Shortly after CBC News contacted FlightHub, the agency apologized to Villareal for her experience and said her $5,200 refund is coming by mail.

Methé told CBC News that Villareal caused the long delay by filing a claim for the missing money with her debit card provider, which had to be sorted out first.

Villareal said she didn’t file a claim until July 18 — after waiting more than six weeks for her refund. 

Misspelled name fees?

Patricia McPhee in Bowden, Alta., also recently contacted CBC News. 

On Sept. 13, she booked a flight to the Philippines over the phone and said the FlightHub agent misspelled her travel companion’s name by one letter on the ticket. 

During one followup call which McPhee recorded, FlightHub blamed her for the mistake and suggested she may have to cancel and rebook the ticket, plus pay a $465 cancellation fee.  

During another call, McPhee said, FlightHub told her the airline involved, EVA Air, would do the fix for $300.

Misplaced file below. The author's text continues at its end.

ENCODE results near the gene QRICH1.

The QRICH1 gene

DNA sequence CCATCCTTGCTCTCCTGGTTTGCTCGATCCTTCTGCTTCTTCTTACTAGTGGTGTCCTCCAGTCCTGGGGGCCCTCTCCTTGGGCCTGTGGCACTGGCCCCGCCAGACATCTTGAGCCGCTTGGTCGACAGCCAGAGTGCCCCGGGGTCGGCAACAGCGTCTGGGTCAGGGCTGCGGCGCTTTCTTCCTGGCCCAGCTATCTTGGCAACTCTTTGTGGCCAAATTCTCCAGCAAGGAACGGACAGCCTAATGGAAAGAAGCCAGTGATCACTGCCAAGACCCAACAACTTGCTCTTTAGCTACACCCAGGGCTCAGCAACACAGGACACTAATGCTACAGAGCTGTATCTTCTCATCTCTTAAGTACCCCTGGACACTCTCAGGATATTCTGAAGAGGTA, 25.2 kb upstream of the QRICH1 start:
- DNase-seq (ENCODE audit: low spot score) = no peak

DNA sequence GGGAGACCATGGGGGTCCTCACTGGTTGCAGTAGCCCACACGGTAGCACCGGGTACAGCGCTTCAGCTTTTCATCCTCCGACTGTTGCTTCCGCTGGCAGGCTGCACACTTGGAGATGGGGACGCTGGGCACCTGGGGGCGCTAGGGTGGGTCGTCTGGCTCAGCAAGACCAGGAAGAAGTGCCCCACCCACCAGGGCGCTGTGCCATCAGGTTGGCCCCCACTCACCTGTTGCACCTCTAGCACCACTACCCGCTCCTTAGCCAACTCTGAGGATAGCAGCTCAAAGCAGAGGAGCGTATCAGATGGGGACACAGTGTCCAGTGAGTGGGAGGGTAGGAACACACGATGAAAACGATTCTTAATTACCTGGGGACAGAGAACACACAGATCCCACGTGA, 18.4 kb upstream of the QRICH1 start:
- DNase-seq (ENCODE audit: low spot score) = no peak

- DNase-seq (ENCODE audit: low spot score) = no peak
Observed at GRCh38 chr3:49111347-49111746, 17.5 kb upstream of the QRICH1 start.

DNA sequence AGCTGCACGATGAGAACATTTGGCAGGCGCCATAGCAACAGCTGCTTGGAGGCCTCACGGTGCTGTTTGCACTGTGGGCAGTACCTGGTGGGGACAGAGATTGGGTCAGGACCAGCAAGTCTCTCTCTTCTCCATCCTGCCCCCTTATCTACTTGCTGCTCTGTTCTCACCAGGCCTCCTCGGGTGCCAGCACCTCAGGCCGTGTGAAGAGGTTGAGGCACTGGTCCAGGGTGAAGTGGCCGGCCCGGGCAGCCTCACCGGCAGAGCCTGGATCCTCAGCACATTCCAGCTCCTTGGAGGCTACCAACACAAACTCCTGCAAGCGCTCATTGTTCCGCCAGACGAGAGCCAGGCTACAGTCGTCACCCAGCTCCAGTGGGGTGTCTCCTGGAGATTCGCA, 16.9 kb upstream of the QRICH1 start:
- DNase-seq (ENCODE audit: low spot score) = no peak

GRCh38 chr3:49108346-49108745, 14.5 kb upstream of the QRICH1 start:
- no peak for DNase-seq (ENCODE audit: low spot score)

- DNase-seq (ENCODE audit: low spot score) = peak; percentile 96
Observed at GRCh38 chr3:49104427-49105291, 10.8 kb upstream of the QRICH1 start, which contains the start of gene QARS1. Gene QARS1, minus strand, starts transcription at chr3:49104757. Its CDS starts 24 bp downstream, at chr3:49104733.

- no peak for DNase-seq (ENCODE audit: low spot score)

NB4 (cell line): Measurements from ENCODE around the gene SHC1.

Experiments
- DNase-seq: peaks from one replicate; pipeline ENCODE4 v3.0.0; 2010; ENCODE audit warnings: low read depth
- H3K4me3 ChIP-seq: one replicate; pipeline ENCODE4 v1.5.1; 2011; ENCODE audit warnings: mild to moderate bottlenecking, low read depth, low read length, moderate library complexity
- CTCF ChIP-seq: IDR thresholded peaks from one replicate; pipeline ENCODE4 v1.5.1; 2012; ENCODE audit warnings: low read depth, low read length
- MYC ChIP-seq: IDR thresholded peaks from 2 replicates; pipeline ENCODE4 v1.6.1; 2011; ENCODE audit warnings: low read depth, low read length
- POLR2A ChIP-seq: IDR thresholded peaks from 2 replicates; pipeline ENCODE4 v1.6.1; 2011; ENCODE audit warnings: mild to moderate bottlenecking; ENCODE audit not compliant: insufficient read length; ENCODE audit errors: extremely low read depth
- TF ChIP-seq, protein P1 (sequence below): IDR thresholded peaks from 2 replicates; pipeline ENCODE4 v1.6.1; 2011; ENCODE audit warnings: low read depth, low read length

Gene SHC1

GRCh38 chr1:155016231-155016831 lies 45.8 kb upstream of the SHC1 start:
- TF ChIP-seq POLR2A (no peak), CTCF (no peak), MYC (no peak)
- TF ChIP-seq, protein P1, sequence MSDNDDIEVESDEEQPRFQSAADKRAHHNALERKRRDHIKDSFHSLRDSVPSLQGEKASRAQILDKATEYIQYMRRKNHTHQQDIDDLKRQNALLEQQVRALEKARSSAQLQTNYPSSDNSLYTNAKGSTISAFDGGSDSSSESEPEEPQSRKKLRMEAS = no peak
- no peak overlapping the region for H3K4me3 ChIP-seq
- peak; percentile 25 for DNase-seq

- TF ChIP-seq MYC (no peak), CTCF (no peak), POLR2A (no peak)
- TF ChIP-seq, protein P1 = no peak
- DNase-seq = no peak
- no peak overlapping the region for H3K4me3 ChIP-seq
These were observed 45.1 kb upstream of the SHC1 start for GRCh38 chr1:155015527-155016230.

On Sept. 20, she called EVA Air and learned that it wouldn’t charge for the fix, which must be done by FlightHub.

On Sept. 23, CBC News contacted FlightHub about McPhee’s case. Later that day, the agency fixed the mistake at no cost.

“It was nerve-racking,” said McPhee. “It should have been fixed within 10 minutes. It took 10 days.”

FlightHub said it had been working to resolve the issue long before the inquiry from CBC News and that it never requested a name-change fee.

“What a crock of garbage,” said McPhee in response. She’s glad to hear that the state of California has launched a lawsuit against the company. 

“It’s unfortunate that it takes a whole [state] to sue someone for them to get the hint.”

Although only customers in California could benefit financially from the suit, its wider aim is to stop FlightHub Group from engaging in alleged unfair business practices.

SOURCE: CBC.ca